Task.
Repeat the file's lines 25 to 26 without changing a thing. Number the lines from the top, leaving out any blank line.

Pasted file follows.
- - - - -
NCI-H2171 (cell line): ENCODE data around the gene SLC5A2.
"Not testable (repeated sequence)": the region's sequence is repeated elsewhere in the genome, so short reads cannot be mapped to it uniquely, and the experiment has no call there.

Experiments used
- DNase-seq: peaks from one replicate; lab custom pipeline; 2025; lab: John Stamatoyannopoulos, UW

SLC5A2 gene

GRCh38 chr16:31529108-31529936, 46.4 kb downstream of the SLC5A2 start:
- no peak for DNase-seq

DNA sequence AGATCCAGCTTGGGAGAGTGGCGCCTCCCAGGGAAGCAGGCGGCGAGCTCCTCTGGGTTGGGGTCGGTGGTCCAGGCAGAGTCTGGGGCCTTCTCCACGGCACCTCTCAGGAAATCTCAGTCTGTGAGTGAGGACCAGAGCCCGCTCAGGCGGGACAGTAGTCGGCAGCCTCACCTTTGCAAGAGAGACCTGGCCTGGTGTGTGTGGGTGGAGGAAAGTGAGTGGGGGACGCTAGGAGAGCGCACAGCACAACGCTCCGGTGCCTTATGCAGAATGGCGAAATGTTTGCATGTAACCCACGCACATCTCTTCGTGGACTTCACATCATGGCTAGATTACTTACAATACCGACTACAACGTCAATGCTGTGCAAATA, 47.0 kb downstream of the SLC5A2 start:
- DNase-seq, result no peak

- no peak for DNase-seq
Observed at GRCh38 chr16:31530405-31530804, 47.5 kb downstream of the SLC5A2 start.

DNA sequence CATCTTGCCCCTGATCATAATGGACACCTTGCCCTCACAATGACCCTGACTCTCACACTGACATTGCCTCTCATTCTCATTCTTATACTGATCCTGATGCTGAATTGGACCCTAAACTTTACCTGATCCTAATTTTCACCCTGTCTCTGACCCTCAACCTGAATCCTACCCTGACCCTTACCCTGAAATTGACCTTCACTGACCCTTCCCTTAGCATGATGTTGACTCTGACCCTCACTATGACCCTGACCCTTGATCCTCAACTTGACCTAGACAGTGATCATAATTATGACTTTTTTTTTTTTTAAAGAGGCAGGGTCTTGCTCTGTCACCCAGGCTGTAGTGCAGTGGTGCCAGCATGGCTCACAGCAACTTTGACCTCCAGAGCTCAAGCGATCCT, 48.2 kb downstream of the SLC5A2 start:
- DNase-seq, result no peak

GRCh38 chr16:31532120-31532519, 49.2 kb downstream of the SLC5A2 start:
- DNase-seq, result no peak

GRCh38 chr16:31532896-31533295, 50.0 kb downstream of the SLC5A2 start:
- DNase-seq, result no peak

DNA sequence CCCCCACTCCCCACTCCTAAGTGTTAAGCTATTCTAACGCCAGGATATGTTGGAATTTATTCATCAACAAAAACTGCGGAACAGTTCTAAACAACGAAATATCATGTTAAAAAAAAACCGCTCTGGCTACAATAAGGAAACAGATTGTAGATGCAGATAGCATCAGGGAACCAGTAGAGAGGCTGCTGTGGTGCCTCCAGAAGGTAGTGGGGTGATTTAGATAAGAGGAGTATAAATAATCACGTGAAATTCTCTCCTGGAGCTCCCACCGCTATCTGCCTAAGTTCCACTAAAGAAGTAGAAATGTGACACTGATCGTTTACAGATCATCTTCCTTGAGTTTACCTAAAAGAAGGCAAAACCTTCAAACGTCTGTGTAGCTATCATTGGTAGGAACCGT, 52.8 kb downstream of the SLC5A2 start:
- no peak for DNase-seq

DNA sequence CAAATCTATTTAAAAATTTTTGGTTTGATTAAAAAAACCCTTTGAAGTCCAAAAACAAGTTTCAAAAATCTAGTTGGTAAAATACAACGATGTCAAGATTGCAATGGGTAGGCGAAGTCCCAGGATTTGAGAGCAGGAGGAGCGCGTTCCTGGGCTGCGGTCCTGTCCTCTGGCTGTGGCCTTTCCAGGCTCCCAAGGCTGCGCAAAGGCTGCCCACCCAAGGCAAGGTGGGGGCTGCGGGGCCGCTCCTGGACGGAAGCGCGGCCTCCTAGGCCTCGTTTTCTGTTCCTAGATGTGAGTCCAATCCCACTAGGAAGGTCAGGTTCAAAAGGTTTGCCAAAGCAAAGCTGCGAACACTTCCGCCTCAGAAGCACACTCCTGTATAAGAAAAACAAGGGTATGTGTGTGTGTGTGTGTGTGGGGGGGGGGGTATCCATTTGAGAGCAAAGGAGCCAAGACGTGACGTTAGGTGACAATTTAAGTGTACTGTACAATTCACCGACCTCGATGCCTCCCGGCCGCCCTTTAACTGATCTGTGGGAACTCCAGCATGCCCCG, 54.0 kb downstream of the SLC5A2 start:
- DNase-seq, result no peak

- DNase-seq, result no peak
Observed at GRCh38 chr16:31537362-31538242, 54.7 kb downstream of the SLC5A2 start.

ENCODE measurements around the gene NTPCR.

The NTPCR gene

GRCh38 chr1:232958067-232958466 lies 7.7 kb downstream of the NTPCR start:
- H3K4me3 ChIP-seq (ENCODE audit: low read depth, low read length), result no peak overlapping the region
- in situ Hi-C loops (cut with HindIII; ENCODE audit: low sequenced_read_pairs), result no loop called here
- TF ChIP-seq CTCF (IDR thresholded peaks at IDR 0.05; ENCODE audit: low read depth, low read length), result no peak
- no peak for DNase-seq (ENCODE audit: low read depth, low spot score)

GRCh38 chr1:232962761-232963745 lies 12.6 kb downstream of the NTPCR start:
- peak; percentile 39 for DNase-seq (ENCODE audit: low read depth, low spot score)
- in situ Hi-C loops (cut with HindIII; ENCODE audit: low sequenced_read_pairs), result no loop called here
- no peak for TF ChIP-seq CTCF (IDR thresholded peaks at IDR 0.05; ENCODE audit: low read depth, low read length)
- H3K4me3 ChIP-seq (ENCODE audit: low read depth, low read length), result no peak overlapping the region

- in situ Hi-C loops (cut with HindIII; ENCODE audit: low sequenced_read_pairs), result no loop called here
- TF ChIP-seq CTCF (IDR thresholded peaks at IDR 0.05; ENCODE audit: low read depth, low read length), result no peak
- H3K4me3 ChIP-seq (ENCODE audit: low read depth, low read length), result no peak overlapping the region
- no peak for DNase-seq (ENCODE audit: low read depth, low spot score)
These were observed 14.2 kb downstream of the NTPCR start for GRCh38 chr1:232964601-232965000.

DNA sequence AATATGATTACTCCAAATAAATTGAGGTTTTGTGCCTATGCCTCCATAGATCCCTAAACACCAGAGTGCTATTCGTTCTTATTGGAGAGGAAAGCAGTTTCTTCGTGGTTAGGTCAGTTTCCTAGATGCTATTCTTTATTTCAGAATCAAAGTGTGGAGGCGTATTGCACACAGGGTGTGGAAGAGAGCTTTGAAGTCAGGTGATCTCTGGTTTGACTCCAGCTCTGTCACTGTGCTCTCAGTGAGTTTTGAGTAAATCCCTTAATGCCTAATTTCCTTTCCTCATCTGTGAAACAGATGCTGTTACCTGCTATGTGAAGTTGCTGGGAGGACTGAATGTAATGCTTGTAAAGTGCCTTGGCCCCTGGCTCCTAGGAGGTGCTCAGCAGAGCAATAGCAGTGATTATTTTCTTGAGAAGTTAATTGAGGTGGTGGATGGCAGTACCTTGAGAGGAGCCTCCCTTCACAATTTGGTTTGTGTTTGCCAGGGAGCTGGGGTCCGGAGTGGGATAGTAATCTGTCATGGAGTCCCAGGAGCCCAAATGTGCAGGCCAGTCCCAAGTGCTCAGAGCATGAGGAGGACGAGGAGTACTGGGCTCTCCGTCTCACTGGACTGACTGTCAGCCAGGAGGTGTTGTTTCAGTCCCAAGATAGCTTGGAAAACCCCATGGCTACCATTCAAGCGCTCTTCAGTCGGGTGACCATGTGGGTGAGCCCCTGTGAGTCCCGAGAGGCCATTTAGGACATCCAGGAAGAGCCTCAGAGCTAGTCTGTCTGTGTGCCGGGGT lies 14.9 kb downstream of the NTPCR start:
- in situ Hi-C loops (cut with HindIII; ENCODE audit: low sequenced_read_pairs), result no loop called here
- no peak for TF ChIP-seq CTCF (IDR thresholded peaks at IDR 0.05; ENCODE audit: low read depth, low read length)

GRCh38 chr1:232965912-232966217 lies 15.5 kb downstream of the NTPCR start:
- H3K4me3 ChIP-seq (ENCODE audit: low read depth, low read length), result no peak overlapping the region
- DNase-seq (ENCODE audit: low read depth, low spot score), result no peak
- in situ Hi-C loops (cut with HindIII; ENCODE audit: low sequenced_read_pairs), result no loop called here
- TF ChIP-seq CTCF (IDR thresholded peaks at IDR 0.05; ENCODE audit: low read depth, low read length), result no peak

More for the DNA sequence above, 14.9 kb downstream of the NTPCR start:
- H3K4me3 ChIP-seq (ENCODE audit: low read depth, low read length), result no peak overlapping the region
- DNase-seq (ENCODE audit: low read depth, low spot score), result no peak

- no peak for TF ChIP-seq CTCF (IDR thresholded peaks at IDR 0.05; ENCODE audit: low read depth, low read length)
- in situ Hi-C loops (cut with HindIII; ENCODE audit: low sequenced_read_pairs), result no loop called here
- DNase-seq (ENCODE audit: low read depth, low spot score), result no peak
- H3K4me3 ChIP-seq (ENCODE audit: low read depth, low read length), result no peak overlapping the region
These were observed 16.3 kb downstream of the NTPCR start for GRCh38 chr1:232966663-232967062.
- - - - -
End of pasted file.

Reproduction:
The NTPCR gene

GRCh38 chr1:232958067-232958466 lies 7.7 kb downstream of the NTPCR start: